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Pakistan madrassa raid 'kills 80'

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  • #16
    Threats of bloody retribution and accusations of American involvement erupted across Pakistan's tribal areas yesterday after the missile strike that killed 80 people in a radical madrassa.

    An estimated 20,000 tribesmen crowded into Khar, six miles from the school that was shredded by air strikes on Monday. Cries of "Down with America" rang out as radical clerics addressed the turbaned protesters, many of whom brandished Kalashnikovs or rocket launchers.

    "Our jihad will continue, God willing," thundered Maulana Faqir Muhammad, a firebrand preacher with links to al-Qaida. "And our people will go to Afghanistan to oust American and British forces."

    Inayat ur Rehman claimed to have a "squad of suicide bombers" waiting to kill Pakistani soldiers, imitating Iraqi attacks on Americans. When he asked if the crowd would support the measure, the tribesmen replied with a unison "Yes".

    The protesters claimed that Monday's strike in Chingai village had killed innocent religious students, not international terrorists. But the Pakistani government insisted the school was a front for an al Qaida meeting facility.

    One official, speaking on condition of anonymity, said the madrassa had frequently been visited by Osama bin Laden's deputy, Ayman al-Zawahiri, and by Abu Ubaidah al-Masri, an Egyptian militant who is suspected to have masterminded last summer's alleged plot to bomb trans-Atlantic airliners.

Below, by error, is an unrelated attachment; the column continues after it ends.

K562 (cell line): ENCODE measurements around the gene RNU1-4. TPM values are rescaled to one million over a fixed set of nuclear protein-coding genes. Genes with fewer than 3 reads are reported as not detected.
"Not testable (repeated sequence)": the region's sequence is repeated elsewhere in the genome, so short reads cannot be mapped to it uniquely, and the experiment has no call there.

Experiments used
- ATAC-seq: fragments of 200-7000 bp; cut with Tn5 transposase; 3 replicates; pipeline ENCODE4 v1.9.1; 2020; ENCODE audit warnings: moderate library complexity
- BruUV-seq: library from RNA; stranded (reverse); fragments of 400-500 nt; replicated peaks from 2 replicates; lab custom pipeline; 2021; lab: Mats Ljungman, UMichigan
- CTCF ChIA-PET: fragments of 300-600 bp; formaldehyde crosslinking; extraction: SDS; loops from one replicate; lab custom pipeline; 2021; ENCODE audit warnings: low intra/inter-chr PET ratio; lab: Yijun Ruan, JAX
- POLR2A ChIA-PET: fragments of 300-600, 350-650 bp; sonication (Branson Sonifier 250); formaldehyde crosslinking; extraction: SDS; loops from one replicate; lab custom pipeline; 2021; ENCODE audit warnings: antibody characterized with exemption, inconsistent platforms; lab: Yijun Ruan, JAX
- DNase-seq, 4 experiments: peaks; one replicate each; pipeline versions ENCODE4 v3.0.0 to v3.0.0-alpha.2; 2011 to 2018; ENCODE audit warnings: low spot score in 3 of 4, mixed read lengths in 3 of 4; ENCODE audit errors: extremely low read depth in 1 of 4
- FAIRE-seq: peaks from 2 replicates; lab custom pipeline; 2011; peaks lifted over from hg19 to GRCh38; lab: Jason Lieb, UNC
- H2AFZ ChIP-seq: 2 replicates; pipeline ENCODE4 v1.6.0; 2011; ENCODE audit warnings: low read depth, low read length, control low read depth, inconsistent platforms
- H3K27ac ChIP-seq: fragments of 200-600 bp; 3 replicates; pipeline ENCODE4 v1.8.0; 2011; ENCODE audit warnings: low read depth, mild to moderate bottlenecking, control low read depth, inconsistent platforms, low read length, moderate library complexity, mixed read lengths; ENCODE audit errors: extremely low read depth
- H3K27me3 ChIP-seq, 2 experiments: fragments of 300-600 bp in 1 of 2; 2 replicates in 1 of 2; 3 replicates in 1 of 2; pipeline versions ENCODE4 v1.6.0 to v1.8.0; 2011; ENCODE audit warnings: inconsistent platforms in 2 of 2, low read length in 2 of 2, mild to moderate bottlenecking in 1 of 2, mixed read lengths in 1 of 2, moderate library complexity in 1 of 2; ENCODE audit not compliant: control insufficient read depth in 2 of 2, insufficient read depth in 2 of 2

But he said neither was at the madrassa at the time of Monday's attack, Associated Press reported.

    The Khar rally was the largest of several across North West Frontier, Sindh and Punjab provinces, where American flags and effigies of George Bush were burned.

    Samina Ahmed of the Crisis Group thinktank said the strike was counterproductive and would spell "big trouble" for Pakistan and the US. "An attack on a madrassa in which 80-something people are killed is great propaganda for the Taliban," she said. "This will inflame opinion among Pashtuns on both sides of the border and boost recruitment."

    Tensions were increased by widespread suspicions of US involvement in the attack. Last January, a pilotless Predator drone struck at a house just two miles from the Bajaur madrasa, killing 18 people but missing its target, al Zawahiri.

    America's role in the latest strike is unclear. President Pervez insisted that his solders were solely responsible, an assertion supported by the US military in Afghanistan. "I can assure you without doubt that [we] had nothing to do with that attack," said spokesman Colonel Tom Collins.

    Pakistan's chief military spokesman, Major General Shaukat Sultan, said the US provided intelligence that led to the strike - a statement he later tried to withdraw. But he refused to deny US involvement.

    "Intelligence comes from 101 different sources - media reports, satellite photos, agents, many sources. I can't pinpoint a source on this particular operation," he told the Guardian.

    Doubts over the official explanation were fuelled by measures limiting media access to the site of the attack. Soldiers prevented local journalists from reaching Bajaur, while foreign correspondents were barred from the tribal areas. The timing of the attack also roused suspicions. Just days earlier, President Musharraf's officials were talking peace with the Bajaur militants and had freed several prominent fighters as a gesture of goodwill. The two sides were due to sign a deal yesterday.